Flooding dumps 50,000 pounds of sewage in Grand River


GRAND LEDGE, MI (WLNS) – Rainwater from Sunday’s flash flooding has caused quite the mess in Grand Ledge as hundreds of thousands of gallons of sewage is contaminating the Grand River.

6 News Christa Lamendola has more on how this happened and what the city can do to clean up.

Fishing, kayaking swimming, it’s all off limits right now in the Grand River, after three inches of rain poured into Grand Ledge in a matter of 45 minutes.

6 News talked with the city’s public service director who says the intensity of that rain was too much for the city’s storm water system.

“When you get that high of intensity of a rainfall event it just overwhelms the system.”

Five times the normal amount of rain, flooding Grand Ledge’s sewer system, it’s what public service director Larry LaHie says pushed hundreds of thousands of gallons of raw sewage into the Grand River.

Reporter: “Is there sewage in the water right now?

“Sure, yea, the capacity of the pipe to handle that flow was overwhelmed and so we had to discharge it to the river,” said Larry LaHie, Grand Ledge Public Service director.

It’s something the city deals with every few years when high intensity rains overwhelm three pumps, blocking the normal pipeline to the sewage treatment plant and diverting the mess into the water at Island Park.

“The bacterial levels go up significantly in the grand river and it’s probably not safe for total body contact,” said LaHie.

“It’s very concerning especially since we were standing right along the water edge. I’m just glad that neither one of them dipped their hand down into the water,” said Neena Kovalchik, concerned parent.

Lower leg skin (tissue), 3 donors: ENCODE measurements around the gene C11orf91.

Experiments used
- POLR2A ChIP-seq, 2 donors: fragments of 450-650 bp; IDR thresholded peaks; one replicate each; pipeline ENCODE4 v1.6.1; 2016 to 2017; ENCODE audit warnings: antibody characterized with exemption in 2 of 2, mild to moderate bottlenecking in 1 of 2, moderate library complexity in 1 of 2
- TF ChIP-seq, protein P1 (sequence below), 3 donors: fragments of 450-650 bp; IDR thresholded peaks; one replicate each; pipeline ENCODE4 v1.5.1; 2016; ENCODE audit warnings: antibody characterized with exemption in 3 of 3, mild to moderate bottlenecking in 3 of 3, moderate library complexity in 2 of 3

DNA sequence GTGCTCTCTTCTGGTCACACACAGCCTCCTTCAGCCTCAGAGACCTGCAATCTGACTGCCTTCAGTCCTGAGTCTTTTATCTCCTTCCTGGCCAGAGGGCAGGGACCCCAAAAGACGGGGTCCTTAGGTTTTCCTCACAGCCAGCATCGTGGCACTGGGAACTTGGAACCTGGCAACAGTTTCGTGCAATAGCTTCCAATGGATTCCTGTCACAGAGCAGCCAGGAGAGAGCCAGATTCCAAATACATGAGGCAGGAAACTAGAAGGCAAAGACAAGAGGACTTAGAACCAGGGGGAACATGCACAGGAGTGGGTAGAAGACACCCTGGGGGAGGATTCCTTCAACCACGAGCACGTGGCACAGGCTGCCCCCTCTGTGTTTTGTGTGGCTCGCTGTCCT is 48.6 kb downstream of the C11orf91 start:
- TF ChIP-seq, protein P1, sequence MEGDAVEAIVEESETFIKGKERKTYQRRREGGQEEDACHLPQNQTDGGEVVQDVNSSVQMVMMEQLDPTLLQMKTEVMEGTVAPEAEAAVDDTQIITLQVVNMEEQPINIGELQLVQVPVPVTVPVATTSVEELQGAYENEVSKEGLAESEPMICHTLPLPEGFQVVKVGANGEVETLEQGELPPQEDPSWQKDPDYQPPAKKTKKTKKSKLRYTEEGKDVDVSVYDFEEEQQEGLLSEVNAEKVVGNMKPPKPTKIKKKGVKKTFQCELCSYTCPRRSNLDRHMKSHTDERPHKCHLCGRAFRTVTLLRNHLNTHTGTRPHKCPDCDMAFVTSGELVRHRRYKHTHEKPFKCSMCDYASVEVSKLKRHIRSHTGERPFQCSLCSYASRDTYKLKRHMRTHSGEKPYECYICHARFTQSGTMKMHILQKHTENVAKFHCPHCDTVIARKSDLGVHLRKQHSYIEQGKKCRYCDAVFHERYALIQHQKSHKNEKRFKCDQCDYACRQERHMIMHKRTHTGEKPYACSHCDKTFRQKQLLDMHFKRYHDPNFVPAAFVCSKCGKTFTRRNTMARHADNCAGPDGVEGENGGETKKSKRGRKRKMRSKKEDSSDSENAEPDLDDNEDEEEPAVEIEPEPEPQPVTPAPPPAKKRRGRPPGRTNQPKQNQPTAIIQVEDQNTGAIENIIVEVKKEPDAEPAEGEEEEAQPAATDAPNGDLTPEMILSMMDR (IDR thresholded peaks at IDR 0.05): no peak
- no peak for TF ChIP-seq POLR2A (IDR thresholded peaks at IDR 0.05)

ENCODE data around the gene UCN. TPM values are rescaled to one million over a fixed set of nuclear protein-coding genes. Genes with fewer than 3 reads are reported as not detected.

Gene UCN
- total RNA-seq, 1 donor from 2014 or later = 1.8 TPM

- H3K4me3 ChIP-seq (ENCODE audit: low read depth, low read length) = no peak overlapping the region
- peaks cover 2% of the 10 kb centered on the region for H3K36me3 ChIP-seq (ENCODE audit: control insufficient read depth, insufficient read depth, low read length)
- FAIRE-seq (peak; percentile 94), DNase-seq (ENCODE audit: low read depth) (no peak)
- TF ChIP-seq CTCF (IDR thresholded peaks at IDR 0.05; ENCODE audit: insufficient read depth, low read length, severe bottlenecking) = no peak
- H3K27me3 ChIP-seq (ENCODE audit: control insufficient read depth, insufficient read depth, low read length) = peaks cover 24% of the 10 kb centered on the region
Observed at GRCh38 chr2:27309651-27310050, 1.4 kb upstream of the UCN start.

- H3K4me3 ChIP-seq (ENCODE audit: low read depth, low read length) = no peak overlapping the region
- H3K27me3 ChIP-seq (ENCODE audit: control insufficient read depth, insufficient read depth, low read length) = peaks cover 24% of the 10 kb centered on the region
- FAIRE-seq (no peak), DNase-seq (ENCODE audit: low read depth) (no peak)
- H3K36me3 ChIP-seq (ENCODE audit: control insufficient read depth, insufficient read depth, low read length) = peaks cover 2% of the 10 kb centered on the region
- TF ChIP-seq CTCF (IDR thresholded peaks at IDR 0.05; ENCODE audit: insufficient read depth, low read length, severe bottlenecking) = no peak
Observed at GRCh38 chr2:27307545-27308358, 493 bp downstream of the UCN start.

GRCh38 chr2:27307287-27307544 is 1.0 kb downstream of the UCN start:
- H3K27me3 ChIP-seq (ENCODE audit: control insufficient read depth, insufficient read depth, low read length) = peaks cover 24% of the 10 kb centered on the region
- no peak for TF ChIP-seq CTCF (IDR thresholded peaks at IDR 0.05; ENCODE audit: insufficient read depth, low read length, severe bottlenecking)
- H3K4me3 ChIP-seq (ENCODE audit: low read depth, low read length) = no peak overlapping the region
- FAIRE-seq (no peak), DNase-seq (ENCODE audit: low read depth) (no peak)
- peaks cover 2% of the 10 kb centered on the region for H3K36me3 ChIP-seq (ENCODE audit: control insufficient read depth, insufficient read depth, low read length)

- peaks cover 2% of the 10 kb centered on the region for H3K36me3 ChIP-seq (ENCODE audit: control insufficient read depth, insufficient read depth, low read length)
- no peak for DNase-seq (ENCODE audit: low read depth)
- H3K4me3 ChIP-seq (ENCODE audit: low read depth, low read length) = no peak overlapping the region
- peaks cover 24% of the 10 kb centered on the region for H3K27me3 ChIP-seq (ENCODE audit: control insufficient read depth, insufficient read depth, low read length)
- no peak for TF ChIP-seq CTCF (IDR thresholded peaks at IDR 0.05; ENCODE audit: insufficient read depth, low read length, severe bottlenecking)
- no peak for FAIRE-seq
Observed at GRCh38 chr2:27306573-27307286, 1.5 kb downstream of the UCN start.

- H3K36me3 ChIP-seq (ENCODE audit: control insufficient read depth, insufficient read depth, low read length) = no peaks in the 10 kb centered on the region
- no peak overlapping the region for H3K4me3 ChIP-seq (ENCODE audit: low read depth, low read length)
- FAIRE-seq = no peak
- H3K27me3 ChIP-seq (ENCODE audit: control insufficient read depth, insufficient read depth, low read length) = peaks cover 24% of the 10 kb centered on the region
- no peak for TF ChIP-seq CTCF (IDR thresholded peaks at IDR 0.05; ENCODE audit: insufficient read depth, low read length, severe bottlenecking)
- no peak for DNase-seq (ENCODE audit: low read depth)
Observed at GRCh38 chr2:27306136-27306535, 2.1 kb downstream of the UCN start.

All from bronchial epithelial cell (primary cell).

There’s about 500,000 gallons of raw sewage running through the Grand River. The levels are about 3 feet higher than normal but LaHie says with rain in the forecast Monday night, another sewage overflow is possible.

“If we have another large rainfall the amount of flow in the sewer lines will go right back up and we’ll have the same problem,” said LaHie.

There is no clean up for a mess like this. LaHie says the sewage is diluted by the existing water and nature will runs its course.

He does believe other cities and towns are experiencing similar problems too.

When they tested the waters upstream away from where the sewage was discharged, those bacteria levels were just as bad as they were at the point where the waste initially went into the water.

Copyright 2020 Nexstar Inc. All rights reserved. This material may not be published, broadcast, rewritten, or redistributed.

Michigan Headlines

More Michigan